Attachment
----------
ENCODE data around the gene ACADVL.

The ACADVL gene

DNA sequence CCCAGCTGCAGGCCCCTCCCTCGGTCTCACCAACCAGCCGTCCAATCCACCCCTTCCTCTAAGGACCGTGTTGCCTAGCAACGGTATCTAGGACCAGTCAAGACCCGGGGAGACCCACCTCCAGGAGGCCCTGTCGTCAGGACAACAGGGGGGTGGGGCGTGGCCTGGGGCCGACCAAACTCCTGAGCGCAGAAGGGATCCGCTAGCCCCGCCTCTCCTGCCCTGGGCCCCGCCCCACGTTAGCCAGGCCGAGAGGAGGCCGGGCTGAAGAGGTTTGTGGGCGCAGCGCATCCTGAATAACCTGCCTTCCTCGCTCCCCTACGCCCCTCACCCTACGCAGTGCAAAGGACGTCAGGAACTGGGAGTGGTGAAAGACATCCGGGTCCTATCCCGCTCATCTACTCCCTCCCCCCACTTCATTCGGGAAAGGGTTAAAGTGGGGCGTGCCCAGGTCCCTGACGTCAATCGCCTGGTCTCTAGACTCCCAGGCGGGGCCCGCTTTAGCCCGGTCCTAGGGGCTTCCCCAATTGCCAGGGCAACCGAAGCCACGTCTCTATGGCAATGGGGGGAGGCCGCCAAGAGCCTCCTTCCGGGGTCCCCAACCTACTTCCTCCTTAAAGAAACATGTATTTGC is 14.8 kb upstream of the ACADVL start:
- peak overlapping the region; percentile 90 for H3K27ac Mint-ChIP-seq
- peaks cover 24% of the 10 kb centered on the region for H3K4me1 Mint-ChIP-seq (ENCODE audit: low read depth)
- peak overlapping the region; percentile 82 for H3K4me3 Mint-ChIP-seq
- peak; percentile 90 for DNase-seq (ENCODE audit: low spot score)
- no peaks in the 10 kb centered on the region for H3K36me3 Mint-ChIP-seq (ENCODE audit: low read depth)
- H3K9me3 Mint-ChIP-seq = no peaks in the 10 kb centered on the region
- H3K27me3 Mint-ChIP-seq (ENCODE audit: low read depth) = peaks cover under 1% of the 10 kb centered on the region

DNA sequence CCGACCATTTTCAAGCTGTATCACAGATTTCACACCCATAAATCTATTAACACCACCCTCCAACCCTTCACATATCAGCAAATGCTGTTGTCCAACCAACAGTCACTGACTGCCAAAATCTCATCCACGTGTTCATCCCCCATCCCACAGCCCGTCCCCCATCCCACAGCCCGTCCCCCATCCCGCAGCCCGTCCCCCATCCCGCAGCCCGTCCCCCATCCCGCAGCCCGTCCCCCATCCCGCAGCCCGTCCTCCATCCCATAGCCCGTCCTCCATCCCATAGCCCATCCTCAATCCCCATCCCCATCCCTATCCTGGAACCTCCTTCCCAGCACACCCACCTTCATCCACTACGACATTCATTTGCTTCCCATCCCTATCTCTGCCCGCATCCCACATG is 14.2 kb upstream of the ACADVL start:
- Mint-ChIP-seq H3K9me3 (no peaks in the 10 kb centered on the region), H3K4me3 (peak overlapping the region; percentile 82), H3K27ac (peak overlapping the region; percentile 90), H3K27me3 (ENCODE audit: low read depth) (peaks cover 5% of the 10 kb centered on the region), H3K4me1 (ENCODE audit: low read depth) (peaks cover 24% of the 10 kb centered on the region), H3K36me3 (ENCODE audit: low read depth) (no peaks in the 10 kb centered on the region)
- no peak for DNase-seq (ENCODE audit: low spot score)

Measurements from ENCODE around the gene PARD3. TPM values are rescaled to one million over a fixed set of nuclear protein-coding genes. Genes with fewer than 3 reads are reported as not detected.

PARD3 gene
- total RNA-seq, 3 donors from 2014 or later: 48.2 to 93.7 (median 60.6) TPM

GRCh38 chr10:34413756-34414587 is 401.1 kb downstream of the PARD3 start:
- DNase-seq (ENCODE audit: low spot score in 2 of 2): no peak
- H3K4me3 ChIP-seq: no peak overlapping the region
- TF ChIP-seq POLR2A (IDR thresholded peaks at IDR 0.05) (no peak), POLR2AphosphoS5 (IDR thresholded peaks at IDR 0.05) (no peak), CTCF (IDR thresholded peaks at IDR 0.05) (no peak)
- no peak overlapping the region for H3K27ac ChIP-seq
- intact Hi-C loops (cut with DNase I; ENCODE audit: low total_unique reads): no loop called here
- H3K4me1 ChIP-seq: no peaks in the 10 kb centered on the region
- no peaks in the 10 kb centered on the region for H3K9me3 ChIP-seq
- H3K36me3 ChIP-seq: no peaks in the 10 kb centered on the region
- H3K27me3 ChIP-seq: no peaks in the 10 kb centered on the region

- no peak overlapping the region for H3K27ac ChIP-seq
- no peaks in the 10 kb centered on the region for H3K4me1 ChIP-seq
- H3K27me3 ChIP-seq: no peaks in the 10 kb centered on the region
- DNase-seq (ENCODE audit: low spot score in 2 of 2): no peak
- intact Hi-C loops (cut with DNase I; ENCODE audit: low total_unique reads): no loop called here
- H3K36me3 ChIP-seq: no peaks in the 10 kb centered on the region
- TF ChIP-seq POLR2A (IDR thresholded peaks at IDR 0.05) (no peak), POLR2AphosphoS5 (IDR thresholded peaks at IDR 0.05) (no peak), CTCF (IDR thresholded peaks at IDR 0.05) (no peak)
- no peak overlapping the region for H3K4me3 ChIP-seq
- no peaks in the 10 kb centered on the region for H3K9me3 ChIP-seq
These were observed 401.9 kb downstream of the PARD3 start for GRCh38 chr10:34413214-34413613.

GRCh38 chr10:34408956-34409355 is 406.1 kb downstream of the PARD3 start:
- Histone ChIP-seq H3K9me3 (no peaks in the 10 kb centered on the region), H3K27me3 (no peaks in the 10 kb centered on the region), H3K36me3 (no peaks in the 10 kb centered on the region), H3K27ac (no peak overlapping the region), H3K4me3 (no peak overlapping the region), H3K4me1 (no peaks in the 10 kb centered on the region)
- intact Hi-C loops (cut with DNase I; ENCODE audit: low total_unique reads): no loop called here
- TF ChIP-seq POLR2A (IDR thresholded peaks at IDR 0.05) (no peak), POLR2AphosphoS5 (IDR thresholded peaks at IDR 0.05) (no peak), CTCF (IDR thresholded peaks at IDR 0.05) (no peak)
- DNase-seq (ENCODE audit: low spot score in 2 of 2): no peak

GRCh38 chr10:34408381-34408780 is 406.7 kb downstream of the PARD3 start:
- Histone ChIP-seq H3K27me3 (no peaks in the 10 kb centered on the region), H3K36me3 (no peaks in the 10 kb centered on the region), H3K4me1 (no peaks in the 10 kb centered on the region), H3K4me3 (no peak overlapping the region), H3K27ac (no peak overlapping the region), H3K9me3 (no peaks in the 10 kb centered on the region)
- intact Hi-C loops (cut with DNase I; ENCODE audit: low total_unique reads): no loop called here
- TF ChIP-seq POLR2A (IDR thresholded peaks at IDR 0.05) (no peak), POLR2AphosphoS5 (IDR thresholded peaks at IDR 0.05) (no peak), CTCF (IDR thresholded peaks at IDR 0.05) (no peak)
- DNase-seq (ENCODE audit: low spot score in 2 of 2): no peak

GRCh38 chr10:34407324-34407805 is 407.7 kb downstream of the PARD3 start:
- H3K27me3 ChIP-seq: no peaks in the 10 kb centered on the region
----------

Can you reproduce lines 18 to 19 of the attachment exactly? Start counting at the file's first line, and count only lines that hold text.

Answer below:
- DNase-seq (ENCODE audit: low spot score in 2 of 2): no peak
- H3K4me3 ChIP-seq: no peak overlapping the region